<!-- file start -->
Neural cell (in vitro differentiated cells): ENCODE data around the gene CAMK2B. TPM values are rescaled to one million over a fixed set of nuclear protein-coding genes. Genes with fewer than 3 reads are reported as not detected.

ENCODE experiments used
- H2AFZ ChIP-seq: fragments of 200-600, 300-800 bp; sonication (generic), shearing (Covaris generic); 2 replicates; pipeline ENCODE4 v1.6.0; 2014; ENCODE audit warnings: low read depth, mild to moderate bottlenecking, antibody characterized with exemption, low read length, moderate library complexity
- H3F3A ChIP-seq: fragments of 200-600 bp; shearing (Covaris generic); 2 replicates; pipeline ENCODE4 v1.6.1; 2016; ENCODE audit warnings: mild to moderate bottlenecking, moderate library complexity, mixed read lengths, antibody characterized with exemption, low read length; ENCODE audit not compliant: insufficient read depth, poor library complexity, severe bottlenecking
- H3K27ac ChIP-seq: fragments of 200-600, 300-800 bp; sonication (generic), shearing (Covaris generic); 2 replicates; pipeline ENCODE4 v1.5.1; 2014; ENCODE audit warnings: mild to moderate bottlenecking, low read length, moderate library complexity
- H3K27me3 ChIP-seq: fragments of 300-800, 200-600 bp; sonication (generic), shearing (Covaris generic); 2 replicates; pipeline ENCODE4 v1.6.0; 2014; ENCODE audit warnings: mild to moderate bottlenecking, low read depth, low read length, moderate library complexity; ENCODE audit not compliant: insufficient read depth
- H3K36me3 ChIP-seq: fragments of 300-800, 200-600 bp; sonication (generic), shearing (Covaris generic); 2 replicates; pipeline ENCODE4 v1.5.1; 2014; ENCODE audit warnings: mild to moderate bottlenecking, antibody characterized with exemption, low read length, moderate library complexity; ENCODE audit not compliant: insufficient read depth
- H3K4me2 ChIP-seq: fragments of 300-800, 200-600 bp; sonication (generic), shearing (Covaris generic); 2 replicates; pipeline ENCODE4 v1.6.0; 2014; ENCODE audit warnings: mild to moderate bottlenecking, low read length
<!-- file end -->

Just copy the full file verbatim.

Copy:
Neural cell (in vitro differentiated cells): ENCODE data around the gene CAMK2B. TPM values are rescaled to one million over a fixed set of nuclear protein-coding genes. Genes with fewer than 3 reads are reported as not detected.

ENCODE experiments used
- H2AFZ ChIP-seq: fragments of 200-600, 300-800 bp; sonication (generic), shearing (Covaris generic); 2 replicates; pipeline ENCODE4 v1.6.0; 2014; ENCODE audit warnings: low read depth, mild to moderate bottlenecking, antibody characterized with exemption, low read length, moderate library complexity
- H3F3A ChIP-seq: fragments of 200-600 bp; shearing (Covaris generic); 2 replicates; pipeline ENCODE4 v1.6.1; 2016; ENCODE audit warnings: mild to moderate bottlenecking, moderate library complexity, mixed read lengths, antibody characterized with exemption, low read length; ENCODE audit not compliant: insufficient read depth, poor library complexity, severe bottlenecking
- H3K27ac ChIP-seq: fragments of 200-600, 300-800 bp; sonication (generic), shearing (Covaris generic); 2 replicates; pipeline ENCODE4 v1.5.1; 2014; ENCODE audit warnings: mild to moderate bottlenecking, low read length, moderate library complexity
- H3K27me3 ChIP-seq: fragments of 300-800, 200-600 bp; sonication (generic), shearing (Covaris generic); 2 replicates; pipeline ENCODE4 v1.6.0; 2014; ENCODE audit warnings: mild to moderate bottlenecking, low read depth, low read length, moderate library complexity; ENCODE audit not compliant: insufficient read depth
- H3K36me3 ChIP-seq: fragments of 300-800, 200-600 bp; sonication (generic), shearing (Covaris generic); 2 replicates; pipeline ENCODE4 v1.5.1; 2014; ENCODE audit warnings: mild to moderate bottlenecking, antibody characterized with exemption, low read length, moderate library complexity; ENCODE audit not compliant: insufficient read depth
- H3K4me2 ChIP-seq: fragments of 300-800, 200-600 bp; sonication (generic), shearing (Covaris generic); 2 replicates; pipeline ENCODE4 v1.6.0; 2014; ENCODE audit warnings: mild to moderate bottlenecking, low read length